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Altamont, 40 Years Later: Looking Back at "Rock & Roll's Worst Day"

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This Sunday, December 6th, marks the 40th anniversary of an event Rolling Stone called "Rock & Roll's Worst Day": The Altamont Speedway Free Festival in California. Taking place just four months after the triumph of Woodstock, Altamont featured the complete opposite of "peace and love." Hell's Angels hired as security for a rumored $500 infamously got into altercations with the crowd, resulting in a homicide captured in the documentary Gimme Shelter.

"The violence just in front of the stage was incredible," the Rolling Stones' Keith Richards said in the days following the festival. "Looking back I don't think it was a good idea to have Hell's Angels there." The Stones were onstage (the performance actually featured the live debut of "Brown Sugar") during the stabbing death of Meredith Hunter. Earlier in the day, the Hell's Angels also punched Jefferson Airplane's Marty Balin, knocking the singer unconscious. The Grateful Dead were also scheduled to perform at Altamont but absconded, sensing the escalating violence between the crowd and the Angels.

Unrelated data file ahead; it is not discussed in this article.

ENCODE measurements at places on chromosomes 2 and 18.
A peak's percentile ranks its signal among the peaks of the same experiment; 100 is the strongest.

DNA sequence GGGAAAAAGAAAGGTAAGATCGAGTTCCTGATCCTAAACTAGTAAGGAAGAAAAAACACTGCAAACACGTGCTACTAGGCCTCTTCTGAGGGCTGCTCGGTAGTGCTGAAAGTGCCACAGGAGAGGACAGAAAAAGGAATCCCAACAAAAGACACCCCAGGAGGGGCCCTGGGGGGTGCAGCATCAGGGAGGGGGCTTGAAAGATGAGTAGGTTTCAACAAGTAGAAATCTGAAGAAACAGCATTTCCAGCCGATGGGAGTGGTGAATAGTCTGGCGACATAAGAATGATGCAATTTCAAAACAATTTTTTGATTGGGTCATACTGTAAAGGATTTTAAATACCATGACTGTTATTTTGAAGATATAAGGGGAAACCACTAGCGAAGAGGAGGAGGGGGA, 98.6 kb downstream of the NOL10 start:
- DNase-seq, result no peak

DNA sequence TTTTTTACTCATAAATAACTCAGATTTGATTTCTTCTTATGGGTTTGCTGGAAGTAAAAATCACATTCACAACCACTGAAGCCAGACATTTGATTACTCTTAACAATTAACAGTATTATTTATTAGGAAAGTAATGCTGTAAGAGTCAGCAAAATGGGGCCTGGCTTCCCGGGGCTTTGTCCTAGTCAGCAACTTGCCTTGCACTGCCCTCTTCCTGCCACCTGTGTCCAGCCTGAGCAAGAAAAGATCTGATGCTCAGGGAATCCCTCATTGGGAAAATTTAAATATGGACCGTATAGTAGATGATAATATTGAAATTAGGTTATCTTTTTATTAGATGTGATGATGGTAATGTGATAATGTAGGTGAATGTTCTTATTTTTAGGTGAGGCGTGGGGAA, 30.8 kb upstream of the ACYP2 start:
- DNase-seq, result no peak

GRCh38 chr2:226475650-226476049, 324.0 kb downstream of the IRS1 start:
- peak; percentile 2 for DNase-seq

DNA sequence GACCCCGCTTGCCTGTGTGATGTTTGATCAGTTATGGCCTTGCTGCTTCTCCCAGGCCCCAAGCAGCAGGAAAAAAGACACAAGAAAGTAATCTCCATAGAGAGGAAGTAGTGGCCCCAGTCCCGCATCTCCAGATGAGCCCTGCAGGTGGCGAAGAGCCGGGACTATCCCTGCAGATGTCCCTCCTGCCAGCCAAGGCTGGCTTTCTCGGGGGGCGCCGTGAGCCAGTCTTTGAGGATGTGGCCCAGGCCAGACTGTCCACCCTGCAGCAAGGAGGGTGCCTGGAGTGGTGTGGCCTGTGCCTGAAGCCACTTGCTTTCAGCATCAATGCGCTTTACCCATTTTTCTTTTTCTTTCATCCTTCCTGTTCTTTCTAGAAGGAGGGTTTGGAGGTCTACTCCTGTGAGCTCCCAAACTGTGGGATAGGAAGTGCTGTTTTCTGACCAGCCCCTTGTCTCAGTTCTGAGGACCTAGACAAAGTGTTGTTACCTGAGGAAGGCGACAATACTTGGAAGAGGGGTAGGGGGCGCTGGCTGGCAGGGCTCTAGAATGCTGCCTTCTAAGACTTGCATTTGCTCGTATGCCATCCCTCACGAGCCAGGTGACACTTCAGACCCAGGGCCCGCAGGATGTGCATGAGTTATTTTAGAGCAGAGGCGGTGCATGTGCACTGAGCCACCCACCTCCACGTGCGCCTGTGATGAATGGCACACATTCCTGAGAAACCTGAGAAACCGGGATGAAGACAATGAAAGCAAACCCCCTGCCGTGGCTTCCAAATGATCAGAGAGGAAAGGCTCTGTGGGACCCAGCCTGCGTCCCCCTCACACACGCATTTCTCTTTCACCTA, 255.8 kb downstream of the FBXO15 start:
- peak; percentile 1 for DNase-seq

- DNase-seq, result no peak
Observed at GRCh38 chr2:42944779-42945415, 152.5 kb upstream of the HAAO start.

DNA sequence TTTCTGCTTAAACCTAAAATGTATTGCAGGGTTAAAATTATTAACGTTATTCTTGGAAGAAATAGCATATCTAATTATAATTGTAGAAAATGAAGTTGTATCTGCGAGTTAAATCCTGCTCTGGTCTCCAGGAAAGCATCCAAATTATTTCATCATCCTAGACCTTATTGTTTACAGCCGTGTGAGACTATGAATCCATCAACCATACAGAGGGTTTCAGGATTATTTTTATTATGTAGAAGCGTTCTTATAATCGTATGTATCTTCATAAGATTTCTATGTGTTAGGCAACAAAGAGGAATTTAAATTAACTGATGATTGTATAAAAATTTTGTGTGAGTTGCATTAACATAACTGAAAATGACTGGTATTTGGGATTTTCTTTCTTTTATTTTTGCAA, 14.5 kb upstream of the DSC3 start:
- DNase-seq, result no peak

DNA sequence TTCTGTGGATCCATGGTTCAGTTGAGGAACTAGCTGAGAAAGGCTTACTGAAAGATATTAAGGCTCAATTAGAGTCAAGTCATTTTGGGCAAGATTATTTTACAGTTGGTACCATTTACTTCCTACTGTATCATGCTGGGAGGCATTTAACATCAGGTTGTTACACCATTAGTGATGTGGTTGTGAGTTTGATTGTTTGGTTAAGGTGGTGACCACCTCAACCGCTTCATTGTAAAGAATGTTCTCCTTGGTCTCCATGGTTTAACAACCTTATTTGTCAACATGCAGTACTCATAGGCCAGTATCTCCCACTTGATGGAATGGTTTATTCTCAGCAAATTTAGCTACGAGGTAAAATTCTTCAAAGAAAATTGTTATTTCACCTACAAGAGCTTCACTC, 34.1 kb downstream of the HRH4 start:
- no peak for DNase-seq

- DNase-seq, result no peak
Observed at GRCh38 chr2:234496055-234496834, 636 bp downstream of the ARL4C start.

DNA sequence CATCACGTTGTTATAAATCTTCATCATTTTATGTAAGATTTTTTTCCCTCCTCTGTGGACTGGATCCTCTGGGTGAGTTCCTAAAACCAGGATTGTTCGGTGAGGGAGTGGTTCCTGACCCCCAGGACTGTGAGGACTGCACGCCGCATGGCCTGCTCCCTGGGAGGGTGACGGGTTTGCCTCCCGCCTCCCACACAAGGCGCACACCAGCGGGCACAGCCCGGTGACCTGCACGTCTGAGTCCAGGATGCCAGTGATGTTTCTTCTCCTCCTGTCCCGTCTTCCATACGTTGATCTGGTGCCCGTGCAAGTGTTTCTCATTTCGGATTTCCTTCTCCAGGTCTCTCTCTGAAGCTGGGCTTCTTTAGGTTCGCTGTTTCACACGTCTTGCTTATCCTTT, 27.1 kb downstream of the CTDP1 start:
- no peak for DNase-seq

For more on about the history of the Altamont Festival, check out Rolling Stone's features below, including our original report from February 1970:

Rock & Roll's Worst Day: The aftermath of Altamont
"Let It Bleed": Behind the Rolling Stones' 1969 U.S. Tour
Seaborne Hells Angels Bent on Killing Mick Jagger Foiled by Storm

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